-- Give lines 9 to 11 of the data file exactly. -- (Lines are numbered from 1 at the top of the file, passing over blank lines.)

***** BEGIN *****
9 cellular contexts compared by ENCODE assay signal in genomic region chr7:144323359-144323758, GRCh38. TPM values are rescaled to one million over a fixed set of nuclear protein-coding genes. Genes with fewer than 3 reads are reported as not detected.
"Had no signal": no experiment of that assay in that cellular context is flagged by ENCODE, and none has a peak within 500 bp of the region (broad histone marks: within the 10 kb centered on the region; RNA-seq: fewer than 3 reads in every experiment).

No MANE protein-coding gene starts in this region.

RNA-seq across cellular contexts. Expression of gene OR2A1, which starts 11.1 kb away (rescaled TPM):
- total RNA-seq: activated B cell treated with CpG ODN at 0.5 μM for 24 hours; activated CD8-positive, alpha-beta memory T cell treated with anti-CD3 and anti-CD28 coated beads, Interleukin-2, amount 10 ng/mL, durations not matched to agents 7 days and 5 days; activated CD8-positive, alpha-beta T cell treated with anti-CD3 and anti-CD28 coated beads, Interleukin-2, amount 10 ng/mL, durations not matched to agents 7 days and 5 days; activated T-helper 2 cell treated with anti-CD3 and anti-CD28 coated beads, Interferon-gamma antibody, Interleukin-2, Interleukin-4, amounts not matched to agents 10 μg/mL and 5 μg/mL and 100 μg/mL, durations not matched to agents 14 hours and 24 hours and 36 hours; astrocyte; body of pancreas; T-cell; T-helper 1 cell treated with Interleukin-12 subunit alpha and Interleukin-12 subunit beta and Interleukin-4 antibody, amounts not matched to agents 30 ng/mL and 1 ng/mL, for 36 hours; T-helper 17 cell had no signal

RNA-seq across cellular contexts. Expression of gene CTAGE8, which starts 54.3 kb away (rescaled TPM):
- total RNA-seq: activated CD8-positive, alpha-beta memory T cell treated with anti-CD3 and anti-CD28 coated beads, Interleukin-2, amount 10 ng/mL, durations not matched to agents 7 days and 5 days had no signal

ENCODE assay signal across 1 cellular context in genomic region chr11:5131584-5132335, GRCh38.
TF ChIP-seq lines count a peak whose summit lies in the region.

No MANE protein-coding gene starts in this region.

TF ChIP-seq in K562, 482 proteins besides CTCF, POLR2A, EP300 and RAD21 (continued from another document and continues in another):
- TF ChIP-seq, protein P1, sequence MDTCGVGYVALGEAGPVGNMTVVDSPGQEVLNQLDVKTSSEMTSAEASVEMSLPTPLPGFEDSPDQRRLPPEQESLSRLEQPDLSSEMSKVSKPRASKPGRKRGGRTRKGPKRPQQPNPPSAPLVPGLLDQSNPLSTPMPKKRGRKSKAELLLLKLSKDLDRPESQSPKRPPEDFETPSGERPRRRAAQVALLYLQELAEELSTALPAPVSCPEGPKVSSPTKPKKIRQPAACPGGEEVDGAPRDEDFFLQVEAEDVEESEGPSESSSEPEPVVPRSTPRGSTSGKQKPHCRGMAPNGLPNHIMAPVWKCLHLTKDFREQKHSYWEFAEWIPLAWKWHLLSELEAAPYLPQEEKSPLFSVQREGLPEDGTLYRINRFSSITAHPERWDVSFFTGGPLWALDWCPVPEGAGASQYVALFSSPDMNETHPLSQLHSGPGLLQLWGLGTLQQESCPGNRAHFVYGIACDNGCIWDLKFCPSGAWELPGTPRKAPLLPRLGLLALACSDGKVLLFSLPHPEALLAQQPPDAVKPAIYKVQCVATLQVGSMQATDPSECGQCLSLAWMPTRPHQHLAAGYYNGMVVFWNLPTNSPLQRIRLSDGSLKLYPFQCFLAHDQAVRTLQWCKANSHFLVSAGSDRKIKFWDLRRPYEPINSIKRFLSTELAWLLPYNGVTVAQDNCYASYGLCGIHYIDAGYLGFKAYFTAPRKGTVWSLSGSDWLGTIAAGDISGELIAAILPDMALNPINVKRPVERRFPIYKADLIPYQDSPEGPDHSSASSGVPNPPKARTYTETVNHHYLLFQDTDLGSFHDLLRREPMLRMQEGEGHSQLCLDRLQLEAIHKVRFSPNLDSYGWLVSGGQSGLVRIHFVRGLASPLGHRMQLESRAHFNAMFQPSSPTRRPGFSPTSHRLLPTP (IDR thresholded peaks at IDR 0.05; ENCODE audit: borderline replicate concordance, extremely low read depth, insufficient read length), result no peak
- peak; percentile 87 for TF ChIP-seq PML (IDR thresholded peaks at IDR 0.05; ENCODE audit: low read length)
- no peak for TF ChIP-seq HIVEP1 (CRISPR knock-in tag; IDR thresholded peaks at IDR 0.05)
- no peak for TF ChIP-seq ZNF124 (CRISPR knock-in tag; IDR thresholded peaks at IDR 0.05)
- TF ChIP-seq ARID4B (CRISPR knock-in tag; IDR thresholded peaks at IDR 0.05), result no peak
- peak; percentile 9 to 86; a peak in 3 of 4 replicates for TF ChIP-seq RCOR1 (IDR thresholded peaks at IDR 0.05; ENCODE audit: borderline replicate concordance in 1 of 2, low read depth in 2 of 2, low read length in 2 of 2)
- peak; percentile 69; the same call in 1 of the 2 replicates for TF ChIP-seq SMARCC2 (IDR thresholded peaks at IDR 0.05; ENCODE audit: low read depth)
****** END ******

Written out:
TF ChIP-seq lines count a peak whose summit lies in the region.

No MANE protein-coding gene starts in this region.

TF ChIP-seq in K562, 482 proteins besides CTCF, POLR2A, EP300 and RAD21 (continued from another document and continues in another):